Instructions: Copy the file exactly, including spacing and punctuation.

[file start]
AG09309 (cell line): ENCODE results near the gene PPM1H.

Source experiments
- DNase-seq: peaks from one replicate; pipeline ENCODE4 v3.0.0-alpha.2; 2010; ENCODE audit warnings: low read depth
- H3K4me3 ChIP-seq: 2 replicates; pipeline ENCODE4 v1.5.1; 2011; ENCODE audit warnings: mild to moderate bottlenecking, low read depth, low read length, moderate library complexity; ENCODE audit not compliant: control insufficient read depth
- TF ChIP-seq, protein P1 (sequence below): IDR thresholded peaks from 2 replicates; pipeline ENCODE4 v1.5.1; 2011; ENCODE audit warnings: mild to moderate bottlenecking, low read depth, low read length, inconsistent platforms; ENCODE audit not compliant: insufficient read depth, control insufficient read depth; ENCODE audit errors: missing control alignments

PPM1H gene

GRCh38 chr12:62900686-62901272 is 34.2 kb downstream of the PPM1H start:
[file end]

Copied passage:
AG09309 (cell line): ENCODE results near the gene PPM1H.

Source experiments
- DNase-seq: peaks from one replicate; pipeline ENCODE4 v3.0.0-alpha.2; 2010; ENCODE audit warnings: low read depth
- H3K4me3 ChIP-seq: 2 replicates; pipeline ENCODE4 v1.5.1; 2011; ENCODE audit warnings: mild to moderate bottlenecking, low read depth, low read length, moderate library complexity; ENCODE audit not compliant: control insufficient read depth
- TF ChIP-seq, protein P1 (sequence below): IDR thresholded peaks from 2 replicates; pipeline ENCODE4 v1.5.1; 2011; ENCODE audit warnings: mild to moderate bottlenecking, low read depth, low read length, inconsistent platforms; ENCODE audit not compliant: insufficient read depth, control insufficient read depth; ENCODE audit errors: missing control alignments

PPM1H gene

GRCh38 chr12:62900686-62901272 is 34.2 kb downstream of the PPM1H start: